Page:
Hypotensive reactions are not related to hypersensitivity and have usually resolved within one or two hours. Volume expansion may be considered if hypotension is symptomatic. The incidence of hypotension following administration of injectable iron products may be related to the rate of administration and total dose administered.
Hypotensive events were observed in 22 out of 1,097 patients following administration of sodium ferric gluconate complex (the active ingredient contained in Ferrlecit) in a postmarketing safety study. Hypotension has also been reported in European case reports. Of 226 renal dialysis patients exposed to sodium ferric gluconate complex reported in the literature, three (1.3%) patients experienced hypotensive events, which were accompanied by flushing in two. Among 126 patients who received sodium ferric gluconate complex in two multiple-dose clinical studies, one patient experienced a transient decreased level of consciousness without hypotension. Another patient discontinued treatment prematurely because of dizziness, lightheadedness, diplopia, malaise, and weakness without hypotension that required a brief hospitalization for observation. The syndrome resolved spontaneously.
Cardiovascular side effects associated with intravenous administration of iron have primarily included hypotension characterized by lightheadedness, malaise, fatigue, weakness, or severe pain in the chest, back, flanks, or groin. Hypotension was reported in 2% of the patients in a single-dose postmarketing safety study and 29% of patients in two multiple-dose clinical studies. Hypertension and chest pain occurred in less than 1% of patients in the single-dose study, and 13% and 10% of patients, respectively, in the multiple-dose studies. Other cardiovascular side effects reported in the multiple-dose studies have included syncope (6%), tachycardia (5%), bradycardia, vasodilatation, angina pectoris, myocardial infarction, and pulmonary edema. Phlebitis and shock have been reported in postmarketing use.
Gastrointestinal side effects have included nausea, vomiting, and diarrhea. These events occurred in 2% of patients in a single-dose postmarketing safety study and 35% of patients in two multiple-dose clinical studies. Other gastrointestinal side effects reported in the multiple-dose studies have included abdominal pain (6%), anorexia, dyspepsia, eructation, flatulence, and melena. At least two patients reported dry mouth in the single-dose study. Dysgeusia has been reported in postmarketing use.
Local side effects have included injection site reactions, reported in 33% of patients in two multiple-dose clinical studies. Other local effects have included abscess and arm pain.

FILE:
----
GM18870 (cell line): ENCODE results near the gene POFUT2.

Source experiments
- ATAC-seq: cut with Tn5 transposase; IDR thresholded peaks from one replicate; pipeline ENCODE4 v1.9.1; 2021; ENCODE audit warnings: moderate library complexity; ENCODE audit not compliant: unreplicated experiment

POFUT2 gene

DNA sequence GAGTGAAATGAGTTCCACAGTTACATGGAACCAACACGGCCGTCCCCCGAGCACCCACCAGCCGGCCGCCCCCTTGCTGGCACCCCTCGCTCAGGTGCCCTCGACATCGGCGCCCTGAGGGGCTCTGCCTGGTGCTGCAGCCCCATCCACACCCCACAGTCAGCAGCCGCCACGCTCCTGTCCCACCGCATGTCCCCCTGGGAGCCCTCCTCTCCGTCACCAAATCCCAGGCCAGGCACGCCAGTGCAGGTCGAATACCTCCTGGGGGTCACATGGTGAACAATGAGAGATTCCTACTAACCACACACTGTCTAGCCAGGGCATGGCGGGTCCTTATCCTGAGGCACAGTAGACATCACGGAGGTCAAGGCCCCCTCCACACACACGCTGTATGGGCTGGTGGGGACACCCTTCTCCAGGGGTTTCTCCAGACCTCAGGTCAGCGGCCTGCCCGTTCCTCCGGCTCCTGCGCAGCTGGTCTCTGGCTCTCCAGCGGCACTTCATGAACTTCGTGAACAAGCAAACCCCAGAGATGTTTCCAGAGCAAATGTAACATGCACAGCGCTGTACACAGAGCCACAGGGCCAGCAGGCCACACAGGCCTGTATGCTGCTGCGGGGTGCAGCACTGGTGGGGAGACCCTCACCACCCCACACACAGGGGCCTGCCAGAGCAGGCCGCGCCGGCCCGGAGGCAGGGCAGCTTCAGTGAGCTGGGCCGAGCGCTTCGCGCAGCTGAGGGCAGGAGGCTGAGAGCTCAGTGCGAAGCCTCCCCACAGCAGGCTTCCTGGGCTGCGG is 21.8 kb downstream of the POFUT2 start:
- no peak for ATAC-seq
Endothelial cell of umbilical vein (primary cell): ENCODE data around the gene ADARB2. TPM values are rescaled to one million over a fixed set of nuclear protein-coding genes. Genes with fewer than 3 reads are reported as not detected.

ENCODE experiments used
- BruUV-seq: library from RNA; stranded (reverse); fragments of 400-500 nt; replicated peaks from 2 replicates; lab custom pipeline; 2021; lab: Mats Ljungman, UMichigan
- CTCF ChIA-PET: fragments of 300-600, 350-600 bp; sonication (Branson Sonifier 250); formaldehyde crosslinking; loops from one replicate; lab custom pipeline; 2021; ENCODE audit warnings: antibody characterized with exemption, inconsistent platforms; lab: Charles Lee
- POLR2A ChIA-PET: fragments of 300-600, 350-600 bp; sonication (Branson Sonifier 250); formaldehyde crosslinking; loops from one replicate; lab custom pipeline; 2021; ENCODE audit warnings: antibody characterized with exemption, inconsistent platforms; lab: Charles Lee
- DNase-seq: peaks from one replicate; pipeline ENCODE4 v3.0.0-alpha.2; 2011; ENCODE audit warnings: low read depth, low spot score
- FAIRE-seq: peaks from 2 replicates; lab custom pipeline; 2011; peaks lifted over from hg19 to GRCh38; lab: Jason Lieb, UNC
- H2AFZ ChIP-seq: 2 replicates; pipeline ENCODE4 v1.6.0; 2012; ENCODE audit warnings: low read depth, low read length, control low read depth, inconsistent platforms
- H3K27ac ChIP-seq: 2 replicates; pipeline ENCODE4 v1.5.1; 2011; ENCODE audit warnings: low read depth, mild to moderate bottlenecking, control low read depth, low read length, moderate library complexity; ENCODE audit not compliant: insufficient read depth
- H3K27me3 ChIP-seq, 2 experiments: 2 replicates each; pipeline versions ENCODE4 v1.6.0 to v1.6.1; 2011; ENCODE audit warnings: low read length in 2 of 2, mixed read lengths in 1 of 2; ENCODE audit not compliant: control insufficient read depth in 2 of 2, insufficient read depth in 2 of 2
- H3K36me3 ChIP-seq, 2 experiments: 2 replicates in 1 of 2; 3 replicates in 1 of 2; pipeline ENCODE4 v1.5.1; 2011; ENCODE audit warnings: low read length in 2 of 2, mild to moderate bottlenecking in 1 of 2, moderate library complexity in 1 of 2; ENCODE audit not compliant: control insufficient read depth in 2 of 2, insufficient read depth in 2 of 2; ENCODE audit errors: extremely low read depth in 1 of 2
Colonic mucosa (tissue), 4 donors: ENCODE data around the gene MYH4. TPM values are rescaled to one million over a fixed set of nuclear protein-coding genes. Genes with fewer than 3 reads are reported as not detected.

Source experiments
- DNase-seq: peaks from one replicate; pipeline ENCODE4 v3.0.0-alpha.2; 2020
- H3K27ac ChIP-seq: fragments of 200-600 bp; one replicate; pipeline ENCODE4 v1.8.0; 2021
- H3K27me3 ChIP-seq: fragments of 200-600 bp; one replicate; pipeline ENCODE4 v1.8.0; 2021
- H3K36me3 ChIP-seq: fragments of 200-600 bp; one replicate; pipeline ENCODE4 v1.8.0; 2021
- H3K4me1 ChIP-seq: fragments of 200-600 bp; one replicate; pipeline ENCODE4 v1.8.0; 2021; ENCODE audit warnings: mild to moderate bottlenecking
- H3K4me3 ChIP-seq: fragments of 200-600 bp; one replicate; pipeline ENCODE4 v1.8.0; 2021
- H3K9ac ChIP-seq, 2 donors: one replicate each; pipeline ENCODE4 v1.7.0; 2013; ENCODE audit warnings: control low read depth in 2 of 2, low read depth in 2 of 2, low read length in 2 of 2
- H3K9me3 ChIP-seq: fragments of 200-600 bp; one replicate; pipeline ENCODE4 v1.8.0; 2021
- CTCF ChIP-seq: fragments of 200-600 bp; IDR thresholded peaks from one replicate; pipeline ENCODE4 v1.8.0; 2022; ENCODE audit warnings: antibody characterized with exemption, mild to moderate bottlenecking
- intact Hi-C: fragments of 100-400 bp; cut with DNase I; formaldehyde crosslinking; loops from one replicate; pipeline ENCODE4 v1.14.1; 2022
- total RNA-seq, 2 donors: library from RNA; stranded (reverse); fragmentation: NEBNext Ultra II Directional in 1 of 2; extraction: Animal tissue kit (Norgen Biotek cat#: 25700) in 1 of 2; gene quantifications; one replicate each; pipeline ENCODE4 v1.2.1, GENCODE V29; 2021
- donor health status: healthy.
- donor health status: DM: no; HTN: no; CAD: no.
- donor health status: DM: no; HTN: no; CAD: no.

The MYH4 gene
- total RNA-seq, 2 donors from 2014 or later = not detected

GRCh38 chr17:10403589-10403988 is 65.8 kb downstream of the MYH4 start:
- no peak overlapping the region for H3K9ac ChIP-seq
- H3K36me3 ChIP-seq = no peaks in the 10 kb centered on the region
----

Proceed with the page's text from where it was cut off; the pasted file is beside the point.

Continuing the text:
General side effects reported in two multiple-dose clinical studies have included pain (10%), asthenia (7%), fatigue (6%), fever (5%), generalized edema (5%), peripheral edema, malaise, chills, infection, and flu-like syndrome.
Nervous system side effects reported in two multiple-dose clinical studies have included dizziness (13%), headache (7%), paresthesias (6%), agitation, and somnolence. Hypoesthesia, loss of consciousness, and convulsion have been reported in postmarketing use.
Respiratory side effects reported in two multiple-dose clinical studies have included dyspnea (11%), cough (6%), upper respiratory infections (6%), rhinitis, and pneumonia.
Musculoskeletal side effects reported in two multiple-dose clinical studies have included leg cramps (10%), rigors, myalgia, arthralgia, and back pain.
Dermatologic side effects reported in two multiple-dose clinical studies have included pruritus (6%), rash, and increased sweating. Skin discoloration and pallor have been reported in postmarketing use.
Hematologic side effects reported in two multiple-dose clinical studies have included abnormal erythrocytes (11%), anemia, leukocytosis, and lymphadenopathy.
Metabolic side effects reported in two multiple-dose clinical studies have included hyperkalemia (6%), hypoglycemia, hypervolemia, and hypokalemia.
More Ferrlecit resources
- Ferrlecit Prescribing Information (FDA)
- Ferrlecit MedFacts Consumer Leaflet (Wolters Kluwer)
- Ferrlecit Concise Consumer Information (Cerner Multum)
- Ferrlecit Monograph (AHFS DI)
- Ferrlecit Advanced Consumer (Micromedex) - Includes Dosage Information
- Sodium Ferric Gluconate Complex Prescribing Information (FDA)
- Nulecit Prescribing Information (FDA)